Also see the NZ dairy equivalent of sharemilking to land owner-wind operator: http://en.wikipedia.org/wiki/Sharemilking Typically sharemilkers own their own cows, and will often take the herd with them when shifting between properties on “Gypsy Day”.[1] The model is not exploitative, and over time, sharemilkers often slowly buy out the landholder, or alternatively use the system as a method to save for their own property.[2] This practice helps dairy farmers anywhere who do not wish the burdens of owning their own land, as it allows them to focus their investment in livestock and equipment. Sharemilking also profits former dairy farmers who have given up their herds, by providing them with an income from rental of fields, pastures and barns. # # # In this case the land owner is not the land farmer anymore than a land owner is not a wind farmer unless he owns the wind assets. A wind farm will probably be located on marginal agricultural land (or desert) so there’s no opportunity cost to the land owner and it is an alternative use for the land that draws more revenue than agriculture (or nothing at all). But it would be daft… Read more »

Richard C (NZ)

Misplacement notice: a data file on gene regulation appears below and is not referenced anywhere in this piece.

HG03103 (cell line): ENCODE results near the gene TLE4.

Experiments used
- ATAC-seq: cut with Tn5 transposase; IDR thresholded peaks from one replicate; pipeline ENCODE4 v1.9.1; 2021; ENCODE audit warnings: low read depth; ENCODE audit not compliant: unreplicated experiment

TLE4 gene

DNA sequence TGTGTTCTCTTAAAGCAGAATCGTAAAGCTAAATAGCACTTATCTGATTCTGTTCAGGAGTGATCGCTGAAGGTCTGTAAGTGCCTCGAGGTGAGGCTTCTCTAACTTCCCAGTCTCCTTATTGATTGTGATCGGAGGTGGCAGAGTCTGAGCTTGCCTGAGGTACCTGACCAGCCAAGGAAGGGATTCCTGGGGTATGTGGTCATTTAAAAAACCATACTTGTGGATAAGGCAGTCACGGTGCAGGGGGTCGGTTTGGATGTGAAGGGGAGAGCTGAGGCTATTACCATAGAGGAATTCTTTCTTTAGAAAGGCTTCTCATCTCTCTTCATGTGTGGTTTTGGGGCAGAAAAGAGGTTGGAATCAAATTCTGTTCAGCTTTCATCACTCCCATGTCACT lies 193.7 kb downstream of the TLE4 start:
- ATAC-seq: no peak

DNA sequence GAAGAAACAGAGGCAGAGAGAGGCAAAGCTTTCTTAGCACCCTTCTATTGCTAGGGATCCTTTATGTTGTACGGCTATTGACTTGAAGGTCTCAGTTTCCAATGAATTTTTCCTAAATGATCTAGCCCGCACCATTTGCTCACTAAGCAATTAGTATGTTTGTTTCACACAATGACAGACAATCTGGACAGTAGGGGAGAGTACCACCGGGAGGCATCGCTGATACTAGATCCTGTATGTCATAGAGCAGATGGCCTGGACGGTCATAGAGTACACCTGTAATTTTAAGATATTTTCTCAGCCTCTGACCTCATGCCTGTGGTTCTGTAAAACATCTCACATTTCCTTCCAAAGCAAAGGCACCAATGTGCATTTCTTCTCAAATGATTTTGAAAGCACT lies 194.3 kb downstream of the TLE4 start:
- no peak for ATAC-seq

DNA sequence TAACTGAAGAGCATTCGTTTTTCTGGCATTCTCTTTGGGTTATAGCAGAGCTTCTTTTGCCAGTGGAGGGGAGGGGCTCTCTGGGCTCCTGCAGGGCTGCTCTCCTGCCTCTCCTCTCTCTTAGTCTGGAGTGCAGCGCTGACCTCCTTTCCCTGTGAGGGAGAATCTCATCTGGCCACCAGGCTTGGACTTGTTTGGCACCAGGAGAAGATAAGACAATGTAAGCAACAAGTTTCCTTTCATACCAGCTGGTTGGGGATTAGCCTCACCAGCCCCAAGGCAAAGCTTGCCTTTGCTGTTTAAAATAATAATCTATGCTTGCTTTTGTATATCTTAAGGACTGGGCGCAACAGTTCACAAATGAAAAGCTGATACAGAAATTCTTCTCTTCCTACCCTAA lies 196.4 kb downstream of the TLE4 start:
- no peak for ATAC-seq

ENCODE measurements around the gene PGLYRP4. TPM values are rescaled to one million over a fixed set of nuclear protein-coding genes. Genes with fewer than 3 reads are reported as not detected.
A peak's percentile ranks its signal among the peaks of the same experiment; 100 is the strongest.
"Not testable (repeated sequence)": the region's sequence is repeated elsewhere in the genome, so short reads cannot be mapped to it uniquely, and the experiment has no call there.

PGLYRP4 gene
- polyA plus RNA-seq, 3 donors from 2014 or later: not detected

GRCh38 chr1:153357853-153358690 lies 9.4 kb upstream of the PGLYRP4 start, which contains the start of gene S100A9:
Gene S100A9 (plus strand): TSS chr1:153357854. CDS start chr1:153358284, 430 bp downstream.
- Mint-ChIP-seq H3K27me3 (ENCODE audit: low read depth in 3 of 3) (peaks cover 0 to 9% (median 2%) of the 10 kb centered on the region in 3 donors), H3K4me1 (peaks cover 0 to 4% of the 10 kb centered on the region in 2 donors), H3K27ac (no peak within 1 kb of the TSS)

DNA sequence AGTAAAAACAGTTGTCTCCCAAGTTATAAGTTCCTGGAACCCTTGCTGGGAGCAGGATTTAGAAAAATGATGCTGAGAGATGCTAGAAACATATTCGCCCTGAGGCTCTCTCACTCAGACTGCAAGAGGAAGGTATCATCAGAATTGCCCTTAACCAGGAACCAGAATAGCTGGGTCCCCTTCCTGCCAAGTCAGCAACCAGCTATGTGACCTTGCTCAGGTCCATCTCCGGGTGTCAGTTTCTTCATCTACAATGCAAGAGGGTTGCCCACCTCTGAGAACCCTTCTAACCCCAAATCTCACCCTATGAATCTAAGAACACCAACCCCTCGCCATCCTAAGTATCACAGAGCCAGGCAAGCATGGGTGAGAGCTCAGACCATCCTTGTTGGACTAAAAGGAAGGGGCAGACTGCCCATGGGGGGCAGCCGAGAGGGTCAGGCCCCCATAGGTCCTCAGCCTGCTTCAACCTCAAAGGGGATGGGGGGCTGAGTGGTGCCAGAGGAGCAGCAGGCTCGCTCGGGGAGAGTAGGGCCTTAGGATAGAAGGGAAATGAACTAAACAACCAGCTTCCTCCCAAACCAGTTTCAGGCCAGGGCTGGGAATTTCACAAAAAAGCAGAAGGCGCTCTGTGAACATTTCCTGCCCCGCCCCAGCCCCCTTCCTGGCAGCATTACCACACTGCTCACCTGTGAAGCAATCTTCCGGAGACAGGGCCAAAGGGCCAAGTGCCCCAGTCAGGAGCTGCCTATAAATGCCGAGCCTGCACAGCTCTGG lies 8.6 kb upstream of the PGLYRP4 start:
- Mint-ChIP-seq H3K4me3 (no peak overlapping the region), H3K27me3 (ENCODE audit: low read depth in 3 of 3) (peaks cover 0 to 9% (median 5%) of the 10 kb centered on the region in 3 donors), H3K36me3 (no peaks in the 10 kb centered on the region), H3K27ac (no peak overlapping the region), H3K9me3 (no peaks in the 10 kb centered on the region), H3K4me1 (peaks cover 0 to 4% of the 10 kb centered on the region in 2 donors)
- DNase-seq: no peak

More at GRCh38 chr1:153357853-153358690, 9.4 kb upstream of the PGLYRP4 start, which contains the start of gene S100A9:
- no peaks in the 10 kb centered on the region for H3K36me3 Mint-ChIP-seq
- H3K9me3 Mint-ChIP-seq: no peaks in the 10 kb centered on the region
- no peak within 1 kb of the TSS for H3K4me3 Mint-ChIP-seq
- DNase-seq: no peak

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Richard C (NZ)

Probably worth making the distinction between wind farms and subsidy farms – different modes but rarely mutually exclusive:

[Warren Buffet] – “…. on wind energy, we get a tax credit if we build a lot of wind farms. That’s the only reason to build them. They don’t make sense without the tax credit.”

Richard C (NZ)
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Richard C (NZ)

>”‘Australia’s wind turbines may stop spinning as banks foreclose’” ‘Wind Power Investors: Get Out While You Can’ Wind power companies – like any company – raise capital by borrowing (debt) or issuing shares (equity). Bankers price the risk of lending according to the likelihood that the borrower will default and, if so, the ability to recover its loan by recovering secured assets. […] Bankers have also baulked at lending to new wind power projects, keeping their cheque books firmly in the top drawer over the last 18 months or so. However, having lent $billions to wind power developers over the last 13 years, Australian banks have more than their fair share of exposure – exposure, that is, to the insolvency of the wind power company borrowing from it. Ordinarily, bankers protect themselves by holding valuable security over the assets held by the borrower (eg the mortgage you granted over your patch of paradise when you borrowed to buy it). However, the value of the security granted by a wind power company is principally tied up in the future stream of income guaranteed under its PPA with its retail customer (the true value of… Read more »

Simon
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Simon

The ‘dark satanic mills in England’s green and pleasant land’ were not windmills Andy. William Blake’s poem refers to the Industrial Revolution when flour mills were converted to steam and coal. Wind and hydro power is merely a reversion to how the UK countryside originally produced energy 😉

Richard C (NZ)
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Richard C (NZ)